Contracting personnel sharpen skills during field exercise

Contracting personnel sharpen skills during field exercise

HILL AIR FORCE BASE, Utah — A group of dedicated Airmen sometimes overlooked and even taken for granted are an integral part of the mission and, in a deployed environment, have a huge impact on operational continuity and ultimately mission success at the tip of spear.

Recently, Airmen from the Contracting Directorate, 75th Comptroller Squadron and 75th Judge Advocate, specializing in contracts, participated in a field exercise at the Base Operations Readiness and Training Area to simulate scenarios specific to their mission.

While Airmen participated in regular drills and simulations such as donning their chemical gear and self-aid buddy care, they then went a step further and responded to training scenarios specific to their mission and the unique challenges and circumstances encountered in a deployed environment.

“We are doing military training, but also technical job scenario training as well, for both our finance management folks as well as our contracting personnel,” said Master Sgt. Christopher Castro, Contracting Directorate superintendent. “Normally when we head downrange, we work together as kind of an integrated unit. We buddy up with finance, and finance with contracting.”

Castro said Airmen participating in the exercise underwent several realistic training scenarios that they could experience while deployed including crafting blanket purchase agreements, negotiations with contractors, and number of other situations that puts them in a stressful situation where they have to understand and manage an abundance of workload.

Lt. Col. Rochelle Smith, Deputy Division Chief of Installation Contracting, explained the importance of this specific type of training for contracting officers and finance personnel.

“The only way for our military personnel to be ready for deployment is to get hands-on experience they need state side. The Air Force has really taken this seriously and has fully integrated state side contracting with our job while deployed,” Smith said. “This has become a successful strategy, because we all, civilian and military, practice what we do here in the states, and what we do deployed down range.

“A specific example is, while deployed we have had to buy dining facility services contracts, something the Air Force does both state side and down range. We have encountered circumstances where our sister service military counterparts have said, ‘Wait a minute, I don’t know how to buy or monitor food service contracts,’ and we have been able to step up and say we do. This is something the Air Force does all the time,” Smith continued.

Several of the personnel participating in the exercise have recently returned from a deployment and many of the training scenarios directly mirrored some of the real-world experiences they encountered.

Capt. Alicia Ferris, Contracting Directorate, recently returned from Afghanistan.

“I have been in the Air Force for 12 years as prior enlisted, and have now been an officer in contracting for six years. I have had military training and experience, but never this kind of job-related training, before deployment,” Ferris said. “Occasionally situations would arise where I didn’t know how to do certain things, so I had to find the answers, learn and make judgement calls, on the spot.”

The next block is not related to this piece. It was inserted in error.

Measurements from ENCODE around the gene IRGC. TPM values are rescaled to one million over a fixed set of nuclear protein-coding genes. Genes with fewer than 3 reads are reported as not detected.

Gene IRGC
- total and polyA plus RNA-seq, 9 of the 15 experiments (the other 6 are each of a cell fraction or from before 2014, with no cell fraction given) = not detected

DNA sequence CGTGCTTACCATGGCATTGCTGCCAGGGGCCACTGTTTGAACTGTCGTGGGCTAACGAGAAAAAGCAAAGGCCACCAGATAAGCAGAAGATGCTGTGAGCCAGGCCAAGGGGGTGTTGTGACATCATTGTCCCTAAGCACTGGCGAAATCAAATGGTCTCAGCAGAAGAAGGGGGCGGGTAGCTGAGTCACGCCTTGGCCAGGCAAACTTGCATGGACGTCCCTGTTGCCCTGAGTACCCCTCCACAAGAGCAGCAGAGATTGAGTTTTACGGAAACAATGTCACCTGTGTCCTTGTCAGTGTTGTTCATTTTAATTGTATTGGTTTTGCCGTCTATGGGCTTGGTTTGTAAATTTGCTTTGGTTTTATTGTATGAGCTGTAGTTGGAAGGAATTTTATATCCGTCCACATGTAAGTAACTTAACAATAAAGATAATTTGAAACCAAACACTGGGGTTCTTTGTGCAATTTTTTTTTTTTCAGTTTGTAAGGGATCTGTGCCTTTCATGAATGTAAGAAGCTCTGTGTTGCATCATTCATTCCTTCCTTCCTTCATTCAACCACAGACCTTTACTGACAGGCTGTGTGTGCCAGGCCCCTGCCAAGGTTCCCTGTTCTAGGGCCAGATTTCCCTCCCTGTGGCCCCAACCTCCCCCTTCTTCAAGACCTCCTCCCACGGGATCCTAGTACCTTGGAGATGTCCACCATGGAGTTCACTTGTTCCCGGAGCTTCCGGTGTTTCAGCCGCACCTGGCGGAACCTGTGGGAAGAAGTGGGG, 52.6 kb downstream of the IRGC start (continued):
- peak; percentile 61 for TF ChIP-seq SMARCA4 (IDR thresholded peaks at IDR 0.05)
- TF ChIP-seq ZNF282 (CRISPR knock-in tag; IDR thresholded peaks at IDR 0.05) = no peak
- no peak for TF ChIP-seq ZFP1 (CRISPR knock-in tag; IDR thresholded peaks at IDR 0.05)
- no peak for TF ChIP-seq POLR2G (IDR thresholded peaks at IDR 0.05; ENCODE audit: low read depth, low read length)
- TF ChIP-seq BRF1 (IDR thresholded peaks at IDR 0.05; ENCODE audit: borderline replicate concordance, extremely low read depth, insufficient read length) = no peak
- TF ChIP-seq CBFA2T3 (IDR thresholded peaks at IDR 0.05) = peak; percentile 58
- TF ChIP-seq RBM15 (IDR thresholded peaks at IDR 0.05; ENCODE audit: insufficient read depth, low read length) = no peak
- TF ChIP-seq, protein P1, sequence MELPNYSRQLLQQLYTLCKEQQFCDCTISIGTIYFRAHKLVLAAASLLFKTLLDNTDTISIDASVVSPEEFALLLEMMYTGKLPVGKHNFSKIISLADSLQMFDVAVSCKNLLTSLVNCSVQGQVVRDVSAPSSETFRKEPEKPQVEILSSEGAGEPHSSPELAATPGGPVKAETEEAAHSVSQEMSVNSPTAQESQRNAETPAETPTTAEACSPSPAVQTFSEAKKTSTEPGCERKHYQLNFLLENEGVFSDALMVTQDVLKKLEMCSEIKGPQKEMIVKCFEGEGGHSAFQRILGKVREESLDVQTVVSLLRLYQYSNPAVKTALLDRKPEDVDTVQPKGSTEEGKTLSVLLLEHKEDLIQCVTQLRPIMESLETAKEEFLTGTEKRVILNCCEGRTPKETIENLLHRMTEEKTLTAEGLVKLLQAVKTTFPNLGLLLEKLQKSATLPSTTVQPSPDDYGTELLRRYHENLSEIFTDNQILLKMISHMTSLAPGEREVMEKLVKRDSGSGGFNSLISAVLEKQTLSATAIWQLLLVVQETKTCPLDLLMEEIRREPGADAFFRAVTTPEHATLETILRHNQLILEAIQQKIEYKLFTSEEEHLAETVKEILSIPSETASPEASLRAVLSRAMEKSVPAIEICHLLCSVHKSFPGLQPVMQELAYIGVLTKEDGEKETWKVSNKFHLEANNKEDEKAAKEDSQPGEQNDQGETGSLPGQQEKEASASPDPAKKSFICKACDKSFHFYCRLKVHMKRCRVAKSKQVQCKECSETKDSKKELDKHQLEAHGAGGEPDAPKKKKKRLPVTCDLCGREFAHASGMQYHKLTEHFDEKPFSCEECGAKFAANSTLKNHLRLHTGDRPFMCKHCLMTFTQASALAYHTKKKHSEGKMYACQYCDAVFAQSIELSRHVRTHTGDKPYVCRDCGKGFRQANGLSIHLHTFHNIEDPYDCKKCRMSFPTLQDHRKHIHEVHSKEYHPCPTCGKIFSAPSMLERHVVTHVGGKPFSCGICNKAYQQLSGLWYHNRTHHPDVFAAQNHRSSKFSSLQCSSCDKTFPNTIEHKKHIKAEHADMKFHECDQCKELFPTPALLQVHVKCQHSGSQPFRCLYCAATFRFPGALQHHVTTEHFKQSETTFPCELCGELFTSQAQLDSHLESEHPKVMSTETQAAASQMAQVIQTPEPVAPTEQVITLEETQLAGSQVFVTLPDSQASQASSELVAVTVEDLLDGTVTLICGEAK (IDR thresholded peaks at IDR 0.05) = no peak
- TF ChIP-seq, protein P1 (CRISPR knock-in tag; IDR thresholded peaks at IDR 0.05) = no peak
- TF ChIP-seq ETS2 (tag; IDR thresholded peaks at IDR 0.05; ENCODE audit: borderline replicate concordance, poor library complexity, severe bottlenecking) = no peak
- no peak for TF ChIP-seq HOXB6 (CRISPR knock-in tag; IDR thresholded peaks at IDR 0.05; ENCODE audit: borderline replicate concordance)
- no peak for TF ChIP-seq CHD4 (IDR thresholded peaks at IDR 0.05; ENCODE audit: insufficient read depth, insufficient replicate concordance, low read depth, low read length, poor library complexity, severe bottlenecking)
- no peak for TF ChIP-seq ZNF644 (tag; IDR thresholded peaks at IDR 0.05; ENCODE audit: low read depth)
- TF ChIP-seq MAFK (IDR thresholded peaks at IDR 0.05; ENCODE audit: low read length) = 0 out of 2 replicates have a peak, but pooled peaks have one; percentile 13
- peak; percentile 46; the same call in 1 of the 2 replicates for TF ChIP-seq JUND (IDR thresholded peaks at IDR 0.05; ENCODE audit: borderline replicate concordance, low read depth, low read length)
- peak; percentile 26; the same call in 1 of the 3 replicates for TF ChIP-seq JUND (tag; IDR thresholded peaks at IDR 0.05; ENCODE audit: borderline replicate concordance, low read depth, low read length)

Ferris said the biggest thing she learned during deployment was that occasionally, she was not authorized to buy something. During these situations she would have to think critically and ask herself, how can we get the mission done? How can we work around this? How can we turn this into a yes, to make the purchase? Or, is there anything else with a similar capabilities, we can use as a substitute?

“When I was at the main camp, I was doing the bigger buys, like getting private civilian security contracts for base visits or aviation contracts for civilian aircraft that can fly camp to camp,” Ferris said. “While working at the food field ordering office, there were times when the program officer was unavailable, so I would have to go outside the wire into the community and negotiate with the local vendors to secure supplemental food contracts, or any other items that our guys on the front lines might need.

“In the AOR, I would have really benefited from this kind of training, and think it’s a great thing the Air Force is doing for us and especially the new Airmen,” Ferris continued.

Staff Sgt. Tyler Davidson, Contracting Directorate, agreed and explained some of the big picture challenges of a contracting officer’s job.

He said the specific requirements are dependent on the deployed location.

For example, if we are going to the middle of the jungle we might have to buy mosquito nets, because we don’t have enough or didn’t bring them with us. Maybe the equipment we did bring on the plane broke down in the field, and now we need to replace it. Maybe the plane broke down, now we have to buy parts out there. It really could be any number of things, Davidson said.

“Anything you can think of that would be on a base, contracting more than likely has a hand on making sure it got there,” he said.

Davidson said the training he and other Airmen exercised recently is focused on the fact that contracting finance and legal need to be able to hit the dirt and do whatever they need to do, as soon as they get off the plane, when deployed.

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